Committee votes down online gambling amendment

Hands tied

On Wednesday the House Financial Services Committee took a look at Rep. Barney Frank (D-Mass.) and Sen. Ron Paul's (R-Texas) bill to stop the implementation of the Unlawful Internet Gambling Enforcement Act.

The committee voted Wednesday on Rep. Peter King's (R-N.Y.) amendment to the bill that would require federal regulators to write a uniform definition of which types of gambling should and should not be allowed on the Internet.

The record vote of 32 ayes and 32 nays meant the amendment failed to pass, and that H.R. 5767 was not going to move on in the process to being approved at this time.

"The PPA is surprised that the Financial Services Committee today failed to clarify what constitutes 'unlawful Internet gambling' under the Unlawful Internet Gambling Enforcement Act (UIGEA)," said former Senator Alfonse D'Amato, Poker Players Alliance chairman.

"The King Amendment would have required a separate formal rulemaking with an administrative law judge to determine the definition of unlawful Internet gambling."

D'Amato pointed out that the Federal Reserve, the Department of the Treasury and the banking industry have all testified that the lack of definition of "unlawful Internet gambling" makes it extremely difficult, if not impossible, to enforce the UIGEA.

The goal of H.R. 5767, Payments System Protection Act, is to stop the UIGEA from being implemented. The UIGEA further restricts online gambling in the United States by making it illegal for people to use their banks or other financial institutions to make payments to online gambling sites.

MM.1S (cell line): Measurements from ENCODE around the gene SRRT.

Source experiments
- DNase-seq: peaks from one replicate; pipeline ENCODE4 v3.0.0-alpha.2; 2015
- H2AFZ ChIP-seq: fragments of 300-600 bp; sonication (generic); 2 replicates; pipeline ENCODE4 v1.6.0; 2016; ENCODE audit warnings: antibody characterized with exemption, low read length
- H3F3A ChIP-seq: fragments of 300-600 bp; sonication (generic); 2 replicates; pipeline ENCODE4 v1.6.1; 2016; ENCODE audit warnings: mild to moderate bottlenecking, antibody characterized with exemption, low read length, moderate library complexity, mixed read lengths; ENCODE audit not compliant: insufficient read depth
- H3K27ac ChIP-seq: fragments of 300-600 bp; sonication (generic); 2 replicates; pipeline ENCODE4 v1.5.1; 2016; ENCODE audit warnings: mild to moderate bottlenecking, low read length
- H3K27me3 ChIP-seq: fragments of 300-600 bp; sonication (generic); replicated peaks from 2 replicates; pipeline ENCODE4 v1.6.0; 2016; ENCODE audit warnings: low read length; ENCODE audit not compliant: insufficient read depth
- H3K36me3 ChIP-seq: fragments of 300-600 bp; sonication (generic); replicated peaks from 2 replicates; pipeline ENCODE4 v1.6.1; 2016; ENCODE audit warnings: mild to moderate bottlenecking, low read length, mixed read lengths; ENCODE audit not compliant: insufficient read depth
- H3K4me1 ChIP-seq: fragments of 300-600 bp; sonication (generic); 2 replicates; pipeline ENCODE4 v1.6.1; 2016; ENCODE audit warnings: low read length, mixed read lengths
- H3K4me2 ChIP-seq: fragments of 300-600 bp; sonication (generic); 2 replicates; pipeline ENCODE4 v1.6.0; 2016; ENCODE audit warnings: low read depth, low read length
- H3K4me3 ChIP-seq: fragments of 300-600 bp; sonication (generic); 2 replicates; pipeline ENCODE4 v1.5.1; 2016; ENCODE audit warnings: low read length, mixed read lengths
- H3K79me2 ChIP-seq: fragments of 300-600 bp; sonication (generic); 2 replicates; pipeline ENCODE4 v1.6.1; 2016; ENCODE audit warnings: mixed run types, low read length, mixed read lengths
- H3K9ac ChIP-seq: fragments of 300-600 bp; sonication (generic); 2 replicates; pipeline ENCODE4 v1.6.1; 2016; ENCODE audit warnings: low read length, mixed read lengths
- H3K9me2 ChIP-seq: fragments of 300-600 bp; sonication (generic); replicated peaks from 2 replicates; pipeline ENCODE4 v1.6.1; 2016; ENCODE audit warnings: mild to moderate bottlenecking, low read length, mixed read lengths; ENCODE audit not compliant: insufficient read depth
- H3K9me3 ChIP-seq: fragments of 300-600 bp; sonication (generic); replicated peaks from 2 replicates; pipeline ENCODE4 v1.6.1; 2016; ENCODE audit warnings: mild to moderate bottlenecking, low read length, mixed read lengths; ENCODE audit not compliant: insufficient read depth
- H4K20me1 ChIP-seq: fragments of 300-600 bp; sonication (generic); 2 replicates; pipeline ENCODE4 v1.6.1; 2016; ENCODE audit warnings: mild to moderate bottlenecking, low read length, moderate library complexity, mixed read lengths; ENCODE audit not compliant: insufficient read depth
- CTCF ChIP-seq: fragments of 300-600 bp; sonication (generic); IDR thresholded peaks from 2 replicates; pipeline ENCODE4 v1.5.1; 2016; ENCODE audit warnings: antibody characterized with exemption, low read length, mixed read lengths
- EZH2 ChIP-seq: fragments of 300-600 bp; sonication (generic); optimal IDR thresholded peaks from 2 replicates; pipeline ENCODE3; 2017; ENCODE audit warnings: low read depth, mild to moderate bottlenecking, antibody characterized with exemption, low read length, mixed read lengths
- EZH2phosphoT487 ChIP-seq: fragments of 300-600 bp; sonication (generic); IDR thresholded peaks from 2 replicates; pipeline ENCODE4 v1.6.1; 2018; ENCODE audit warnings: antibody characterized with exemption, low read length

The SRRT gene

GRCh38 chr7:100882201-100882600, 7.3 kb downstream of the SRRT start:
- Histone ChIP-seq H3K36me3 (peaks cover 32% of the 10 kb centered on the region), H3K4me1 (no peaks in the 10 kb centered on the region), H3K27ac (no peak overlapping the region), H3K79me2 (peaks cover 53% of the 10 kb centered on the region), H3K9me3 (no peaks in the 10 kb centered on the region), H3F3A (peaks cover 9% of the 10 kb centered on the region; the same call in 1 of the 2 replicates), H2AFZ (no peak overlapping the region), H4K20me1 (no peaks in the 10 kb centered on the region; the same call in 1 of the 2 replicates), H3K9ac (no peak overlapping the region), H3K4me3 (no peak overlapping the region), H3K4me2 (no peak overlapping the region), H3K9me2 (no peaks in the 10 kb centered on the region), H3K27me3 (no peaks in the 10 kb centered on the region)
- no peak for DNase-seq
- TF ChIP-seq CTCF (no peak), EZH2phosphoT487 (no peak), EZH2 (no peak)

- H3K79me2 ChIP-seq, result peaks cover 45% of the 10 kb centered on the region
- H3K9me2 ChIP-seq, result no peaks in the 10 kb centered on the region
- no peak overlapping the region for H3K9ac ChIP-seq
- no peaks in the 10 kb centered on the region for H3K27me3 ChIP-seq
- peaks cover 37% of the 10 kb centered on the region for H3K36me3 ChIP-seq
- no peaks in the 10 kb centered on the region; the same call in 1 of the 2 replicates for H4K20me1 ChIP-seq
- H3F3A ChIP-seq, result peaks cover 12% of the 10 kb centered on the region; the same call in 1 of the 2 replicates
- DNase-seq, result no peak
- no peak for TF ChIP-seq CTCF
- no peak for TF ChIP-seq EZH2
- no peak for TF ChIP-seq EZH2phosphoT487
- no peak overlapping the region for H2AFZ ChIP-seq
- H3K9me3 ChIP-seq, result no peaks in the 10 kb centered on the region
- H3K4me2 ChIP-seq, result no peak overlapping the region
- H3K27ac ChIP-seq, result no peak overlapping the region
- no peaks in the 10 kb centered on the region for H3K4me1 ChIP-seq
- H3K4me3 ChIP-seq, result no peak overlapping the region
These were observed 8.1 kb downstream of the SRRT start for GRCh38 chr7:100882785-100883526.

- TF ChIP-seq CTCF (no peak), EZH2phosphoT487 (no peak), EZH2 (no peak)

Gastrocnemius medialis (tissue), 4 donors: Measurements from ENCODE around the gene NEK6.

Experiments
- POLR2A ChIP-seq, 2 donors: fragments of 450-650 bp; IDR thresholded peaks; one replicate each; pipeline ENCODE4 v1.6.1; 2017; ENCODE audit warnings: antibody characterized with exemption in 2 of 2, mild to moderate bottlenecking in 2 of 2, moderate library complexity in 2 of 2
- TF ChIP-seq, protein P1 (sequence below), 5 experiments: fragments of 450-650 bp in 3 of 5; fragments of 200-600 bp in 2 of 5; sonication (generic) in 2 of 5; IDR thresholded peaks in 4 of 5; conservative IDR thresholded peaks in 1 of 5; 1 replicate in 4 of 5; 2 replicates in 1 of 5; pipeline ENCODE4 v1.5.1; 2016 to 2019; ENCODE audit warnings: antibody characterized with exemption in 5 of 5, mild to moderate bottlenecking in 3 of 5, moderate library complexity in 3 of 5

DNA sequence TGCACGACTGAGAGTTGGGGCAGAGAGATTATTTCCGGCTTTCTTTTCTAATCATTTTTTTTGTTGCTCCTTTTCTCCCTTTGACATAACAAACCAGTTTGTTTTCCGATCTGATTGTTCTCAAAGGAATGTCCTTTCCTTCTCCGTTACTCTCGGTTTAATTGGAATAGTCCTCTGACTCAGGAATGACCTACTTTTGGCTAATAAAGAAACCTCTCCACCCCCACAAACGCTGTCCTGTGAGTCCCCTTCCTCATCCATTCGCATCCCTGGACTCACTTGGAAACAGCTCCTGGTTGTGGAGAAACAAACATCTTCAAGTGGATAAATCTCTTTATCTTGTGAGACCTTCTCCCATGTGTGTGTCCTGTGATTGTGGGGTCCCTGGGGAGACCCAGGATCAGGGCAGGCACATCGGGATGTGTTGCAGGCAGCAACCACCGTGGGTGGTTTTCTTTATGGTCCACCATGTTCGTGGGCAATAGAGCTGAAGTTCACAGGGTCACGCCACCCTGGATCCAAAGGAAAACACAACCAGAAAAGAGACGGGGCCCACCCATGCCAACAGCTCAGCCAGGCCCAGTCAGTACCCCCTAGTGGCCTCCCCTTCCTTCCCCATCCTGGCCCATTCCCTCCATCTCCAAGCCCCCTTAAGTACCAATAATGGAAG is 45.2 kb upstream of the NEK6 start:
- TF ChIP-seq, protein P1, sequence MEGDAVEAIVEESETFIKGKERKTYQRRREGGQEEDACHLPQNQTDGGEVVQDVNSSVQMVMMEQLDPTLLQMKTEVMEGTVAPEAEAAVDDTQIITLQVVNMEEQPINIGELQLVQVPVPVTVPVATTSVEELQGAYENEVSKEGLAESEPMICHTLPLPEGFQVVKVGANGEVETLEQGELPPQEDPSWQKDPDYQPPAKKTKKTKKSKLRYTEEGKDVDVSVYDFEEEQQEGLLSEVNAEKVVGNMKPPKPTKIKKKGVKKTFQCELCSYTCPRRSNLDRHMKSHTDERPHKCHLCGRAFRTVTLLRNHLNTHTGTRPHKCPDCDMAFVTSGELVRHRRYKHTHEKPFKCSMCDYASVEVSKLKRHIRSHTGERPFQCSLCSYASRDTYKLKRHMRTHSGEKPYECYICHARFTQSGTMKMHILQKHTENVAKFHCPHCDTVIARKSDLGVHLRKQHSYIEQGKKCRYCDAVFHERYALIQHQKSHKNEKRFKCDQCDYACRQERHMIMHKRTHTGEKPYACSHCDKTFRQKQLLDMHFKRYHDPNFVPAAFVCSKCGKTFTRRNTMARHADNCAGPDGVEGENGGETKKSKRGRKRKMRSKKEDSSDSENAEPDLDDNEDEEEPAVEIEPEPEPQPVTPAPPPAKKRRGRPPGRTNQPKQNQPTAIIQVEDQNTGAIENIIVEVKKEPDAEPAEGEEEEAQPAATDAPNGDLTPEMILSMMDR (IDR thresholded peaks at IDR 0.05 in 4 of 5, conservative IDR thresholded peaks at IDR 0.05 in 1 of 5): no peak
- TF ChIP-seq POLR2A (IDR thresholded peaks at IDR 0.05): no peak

During a hearing in April about the process of implementing the UIGEA, several flaws in the new law were pointed out that were making it difficult to implement and would also make it difficult to enforce.

In response to that information, Frank and Paul introduced H.R. 5767 to stop the UIGEA while lawmakers also look at bills that could legalize online gambling in the United States under a federally regulated licensing system.

While Frank argued that the financial institutions are being put in the unfair role of law enforcement with the UIGEA even though it's still unclear what is and isn't illegal, the Financial Services Committee's top Republican Spencer Bachus, of Alabama, argued that gambling is the fastest-growing addition in the United States and having it online makes it more accessible to children.

According to the Associated Press, Bachus said though the banks have deemed the effort a financial burden, opponents of online gambling have decided that children are worth protecting.

"It is disappointing to realize that opponents of this legislation still do not truly understand the intent of the bill," D'Amato said. "It was clear today that those who oppose this bill chose to focus on emotional and non-germane issues, such as the harmful impact of gambling on children, instead of on the merits of the bill itself."

The PPA's position is that the UIGEA is a completely unworkable and unenforceable bill that will do little to address the main concerns of its sponsors such as protecting underage and compulsive gamblers and cracking down on money laundering.

"To truly address these issues, the PPA firmly believes that Congress should implement thoughtful and effective regulation of the online gambling industry as opposed to outright prohibitions, which history has shown do not work," D'Amato said.

"Unfortunately, debate over the morality of gambling trumped debate on the fact that UIGEA is completely ineffective and unenforceable."

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